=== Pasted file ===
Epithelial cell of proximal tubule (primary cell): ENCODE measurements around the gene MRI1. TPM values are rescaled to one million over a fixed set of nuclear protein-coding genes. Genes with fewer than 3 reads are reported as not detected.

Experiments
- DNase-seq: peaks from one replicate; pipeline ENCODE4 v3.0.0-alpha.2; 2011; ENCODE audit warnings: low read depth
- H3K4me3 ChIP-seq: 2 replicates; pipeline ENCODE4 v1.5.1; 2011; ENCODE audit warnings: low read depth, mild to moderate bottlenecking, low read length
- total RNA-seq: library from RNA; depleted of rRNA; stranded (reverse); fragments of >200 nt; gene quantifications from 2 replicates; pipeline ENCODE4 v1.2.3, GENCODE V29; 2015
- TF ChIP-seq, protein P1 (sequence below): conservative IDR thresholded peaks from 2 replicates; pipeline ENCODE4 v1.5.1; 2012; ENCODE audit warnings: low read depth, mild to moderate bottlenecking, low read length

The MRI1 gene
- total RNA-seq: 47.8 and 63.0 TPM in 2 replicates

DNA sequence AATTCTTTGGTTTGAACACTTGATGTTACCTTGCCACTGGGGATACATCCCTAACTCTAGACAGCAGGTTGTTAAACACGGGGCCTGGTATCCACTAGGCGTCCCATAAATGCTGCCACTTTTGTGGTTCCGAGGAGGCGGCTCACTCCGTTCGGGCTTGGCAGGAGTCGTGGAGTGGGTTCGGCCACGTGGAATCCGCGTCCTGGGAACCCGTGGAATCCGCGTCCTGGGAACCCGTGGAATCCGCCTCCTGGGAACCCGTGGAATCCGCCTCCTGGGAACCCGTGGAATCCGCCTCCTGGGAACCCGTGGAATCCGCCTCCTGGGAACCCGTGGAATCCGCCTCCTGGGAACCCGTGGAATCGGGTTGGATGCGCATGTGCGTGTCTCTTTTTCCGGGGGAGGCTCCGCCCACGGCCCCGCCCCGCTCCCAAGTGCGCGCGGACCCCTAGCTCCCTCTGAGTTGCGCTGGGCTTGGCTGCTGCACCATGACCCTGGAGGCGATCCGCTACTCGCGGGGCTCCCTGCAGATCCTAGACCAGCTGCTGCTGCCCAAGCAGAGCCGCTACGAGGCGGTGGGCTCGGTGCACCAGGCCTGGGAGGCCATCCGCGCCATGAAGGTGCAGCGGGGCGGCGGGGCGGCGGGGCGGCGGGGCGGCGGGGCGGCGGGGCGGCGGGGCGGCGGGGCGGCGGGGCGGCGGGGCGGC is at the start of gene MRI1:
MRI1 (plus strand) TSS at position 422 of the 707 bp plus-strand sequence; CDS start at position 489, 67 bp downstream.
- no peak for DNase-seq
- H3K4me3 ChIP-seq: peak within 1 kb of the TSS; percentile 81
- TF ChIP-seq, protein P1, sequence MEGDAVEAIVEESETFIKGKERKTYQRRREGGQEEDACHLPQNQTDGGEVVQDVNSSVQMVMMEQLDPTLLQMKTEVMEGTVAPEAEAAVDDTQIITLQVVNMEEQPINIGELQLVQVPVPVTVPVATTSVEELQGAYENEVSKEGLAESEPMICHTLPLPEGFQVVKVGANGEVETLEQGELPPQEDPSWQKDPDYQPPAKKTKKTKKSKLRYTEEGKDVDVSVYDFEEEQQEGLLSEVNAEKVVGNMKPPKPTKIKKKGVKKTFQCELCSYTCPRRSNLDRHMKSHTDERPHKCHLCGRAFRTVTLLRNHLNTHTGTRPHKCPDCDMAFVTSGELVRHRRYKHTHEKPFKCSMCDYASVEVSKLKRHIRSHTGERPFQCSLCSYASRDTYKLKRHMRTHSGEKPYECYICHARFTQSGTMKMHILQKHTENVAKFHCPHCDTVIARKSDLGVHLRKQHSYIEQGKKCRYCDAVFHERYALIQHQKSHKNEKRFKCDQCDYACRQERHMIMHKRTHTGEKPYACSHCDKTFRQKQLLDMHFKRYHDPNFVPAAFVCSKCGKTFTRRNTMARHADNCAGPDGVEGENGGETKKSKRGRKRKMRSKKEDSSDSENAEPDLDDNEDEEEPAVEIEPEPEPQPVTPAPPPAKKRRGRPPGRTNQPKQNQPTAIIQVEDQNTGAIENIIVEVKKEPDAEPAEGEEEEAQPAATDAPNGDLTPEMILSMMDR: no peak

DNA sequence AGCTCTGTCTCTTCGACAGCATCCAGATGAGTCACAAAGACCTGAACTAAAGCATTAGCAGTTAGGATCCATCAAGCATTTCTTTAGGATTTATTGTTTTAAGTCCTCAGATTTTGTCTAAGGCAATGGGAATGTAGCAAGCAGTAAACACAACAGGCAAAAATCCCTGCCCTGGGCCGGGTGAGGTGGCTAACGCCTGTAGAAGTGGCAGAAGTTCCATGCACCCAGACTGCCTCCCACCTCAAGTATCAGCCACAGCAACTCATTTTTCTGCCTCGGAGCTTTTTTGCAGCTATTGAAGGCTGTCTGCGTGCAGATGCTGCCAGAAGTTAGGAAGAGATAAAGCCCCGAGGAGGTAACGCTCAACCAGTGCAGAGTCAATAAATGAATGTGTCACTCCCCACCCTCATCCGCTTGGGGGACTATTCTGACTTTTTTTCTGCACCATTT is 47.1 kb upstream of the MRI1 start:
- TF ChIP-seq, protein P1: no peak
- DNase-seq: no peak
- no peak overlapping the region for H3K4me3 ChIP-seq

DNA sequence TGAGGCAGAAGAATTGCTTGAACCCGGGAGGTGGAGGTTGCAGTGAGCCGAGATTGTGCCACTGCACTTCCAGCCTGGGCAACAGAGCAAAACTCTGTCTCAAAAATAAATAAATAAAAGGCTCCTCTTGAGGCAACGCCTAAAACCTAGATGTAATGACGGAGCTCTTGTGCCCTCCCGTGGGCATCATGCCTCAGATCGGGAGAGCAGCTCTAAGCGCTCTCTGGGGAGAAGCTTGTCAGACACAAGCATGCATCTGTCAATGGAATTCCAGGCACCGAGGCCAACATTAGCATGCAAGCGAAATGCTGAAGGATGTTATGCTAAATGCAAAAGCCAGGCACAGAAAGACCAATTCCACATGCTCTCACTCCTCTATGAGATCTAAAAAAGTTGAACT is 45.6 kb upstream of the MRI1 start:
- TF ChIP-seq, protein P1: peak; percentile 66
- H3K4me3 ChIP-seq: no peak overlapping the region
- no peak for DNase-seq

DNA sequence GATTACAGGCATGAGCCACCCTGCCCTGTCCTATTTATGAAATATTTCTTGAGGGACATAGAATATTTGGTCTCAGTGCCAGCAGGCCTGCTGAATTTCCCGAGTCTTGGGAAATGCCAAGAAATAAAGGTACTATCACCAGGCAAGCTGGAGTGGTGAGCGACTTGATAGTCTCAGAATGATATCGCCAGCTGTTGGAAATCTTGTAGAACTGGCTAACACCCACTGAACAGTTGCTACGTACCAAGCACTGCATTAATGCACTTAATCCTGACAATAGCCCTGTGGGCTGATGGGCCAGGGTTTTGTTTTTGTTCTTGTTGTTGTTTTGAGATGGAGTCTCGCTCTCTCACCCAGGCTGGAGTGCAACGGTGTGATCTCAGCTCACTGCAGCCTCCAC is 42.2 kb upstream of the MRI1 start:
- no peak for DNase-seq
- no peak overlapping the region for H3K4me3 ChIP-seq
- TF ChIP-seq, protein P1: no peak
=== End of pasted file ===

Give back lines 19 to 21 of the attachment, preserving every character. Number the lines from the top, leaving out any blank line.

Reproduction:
- TF ChIP-seq, protein P1: peak; percentile 66
- H3K4me3 ChIP-seq: no peak overlapping the region
- no peak for DNase-seq